In low flows there are options for portaging and paddling at grade II/III. In medium flows, the gorge is solid and technical paddling at grade III+ with fewer portaging options.

The gorge is incredibly beautiful with a bunch of amazing living walls of moss.

Below Kappa Gorge to the takeout (I/II)

From the gorge the river goes back to grade I and II.  This section is relatively quick (roughly 3hrs in medium flows) , with one or two drops needing a shore scout for hazards. 

If you scouted the takeout before your trip, things should be easy when you reach ‘The Bend’. You’ll know the spot where the tricky-to-see-from-the-river quad bike track leaves the river.

If you haven’t scouted ahead of time, as you approach ‘The Bend’ begin looking early for eddy options on the true right, because there aren’t many. You might be able to scramble into the bush and find the flagging tape of the up-valley foot track, which you can follow downstream to the ATV track. If you miss the track, remember that the farmland downstream is private property, and permission is required to cross it to reach the road..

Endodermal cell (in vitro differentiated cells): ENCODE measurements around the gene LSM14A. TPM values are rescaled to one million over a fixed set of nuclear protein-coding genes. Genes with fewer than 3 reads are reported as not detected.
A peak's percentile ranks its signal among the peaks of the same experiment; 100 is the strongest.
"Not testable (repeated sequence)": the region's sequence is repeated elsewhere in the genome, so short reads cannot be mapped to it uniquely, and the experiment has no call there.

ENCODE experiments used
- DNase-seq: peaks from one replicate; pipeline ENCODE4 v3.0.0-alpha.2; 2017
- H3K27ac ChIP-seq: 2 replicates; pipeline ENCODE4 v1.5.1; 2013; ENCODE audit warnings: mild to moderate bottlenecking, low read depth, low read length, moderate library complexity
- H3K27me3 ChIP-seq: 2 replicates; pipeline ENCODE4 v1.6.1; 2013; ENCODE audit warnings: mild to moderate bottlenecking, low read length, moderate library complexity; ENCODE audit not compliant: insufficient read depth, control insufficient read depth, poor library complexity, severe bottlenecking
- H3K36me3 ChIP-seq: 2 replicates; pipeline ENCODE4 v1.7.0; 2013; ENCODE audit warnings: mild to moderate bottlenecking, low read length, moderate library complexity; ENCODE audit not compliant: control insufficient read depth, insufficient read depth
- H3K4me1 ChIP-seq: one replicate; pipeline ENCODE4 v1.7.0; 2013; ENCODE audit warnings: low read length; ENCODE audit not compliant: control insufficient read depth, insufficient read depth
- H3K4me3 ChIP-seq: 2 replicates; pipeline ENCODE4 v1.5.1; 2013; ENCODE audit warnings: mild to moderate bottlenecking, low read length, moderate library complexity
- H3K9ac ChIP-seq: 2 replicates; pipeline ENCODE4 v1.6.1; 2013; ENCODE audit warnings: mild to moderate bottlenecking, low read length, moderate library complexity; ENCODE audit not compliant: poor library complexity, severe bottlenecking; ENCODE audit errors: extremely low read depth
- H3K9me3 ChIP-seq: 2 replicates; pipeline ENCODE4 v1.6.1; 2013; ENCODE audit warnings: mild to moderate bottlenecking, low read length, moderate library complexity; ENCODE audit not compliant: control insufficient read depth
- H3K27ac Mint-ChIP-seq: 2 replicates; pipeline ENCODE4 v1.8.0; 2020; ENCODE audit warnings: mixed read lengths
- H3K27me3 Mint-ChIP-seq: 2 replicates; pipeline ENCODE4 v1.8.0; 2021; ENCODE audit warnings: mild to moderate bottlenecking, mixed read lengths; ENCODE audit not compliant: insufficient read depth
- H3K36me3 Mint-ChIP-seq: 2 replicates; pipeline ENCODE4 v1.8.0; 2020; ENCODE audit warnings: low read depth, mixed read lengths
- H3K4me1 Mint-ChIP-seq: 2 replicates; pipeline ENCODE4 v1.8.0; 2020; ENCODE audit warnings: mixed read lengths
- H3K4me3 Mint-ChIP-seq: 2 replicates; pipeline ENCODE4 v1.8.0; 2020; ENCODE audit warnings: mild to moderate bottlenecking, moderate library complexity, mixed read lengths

Approach on foot

We’ve recorded a series of options and reports for getting to the Cascade. These are all shown on the map, but the lines are indicative only: they may not be the best route or the most efficient travel.

Scout the takeout first.

On the Jackson River Road, there is a DOC information panel about 400m north of the .172 feature. Roughly 30m beyond the info panel a very clear quad-bike track begins. This track is easily followed through public land for about 15 minutes to the Bend. The line on the map is from a GPS track provided by a group that walked this route in late 2023.

Spending the time to be sure of the takeout can save time at the other end: The land below the bend is private farmland, and permission is needed to walk between Charlie’s Bump and the Jackson River Road..

Bush bashing up the Cascade Valley. 3-4 days

  • 2-3 reasonably long days up the true right.
  • 1 long day paddling to the Cascade Road end.  

Moir’s Guide North has detailed track notes for walking up the Cascade Valley: get yourself a copy before you go.

Via Matry Spur and Woodhen Creek. 2 days

  • 1 day Road end via Martyr Spur to camp by tarns southwest of Matyr Hill.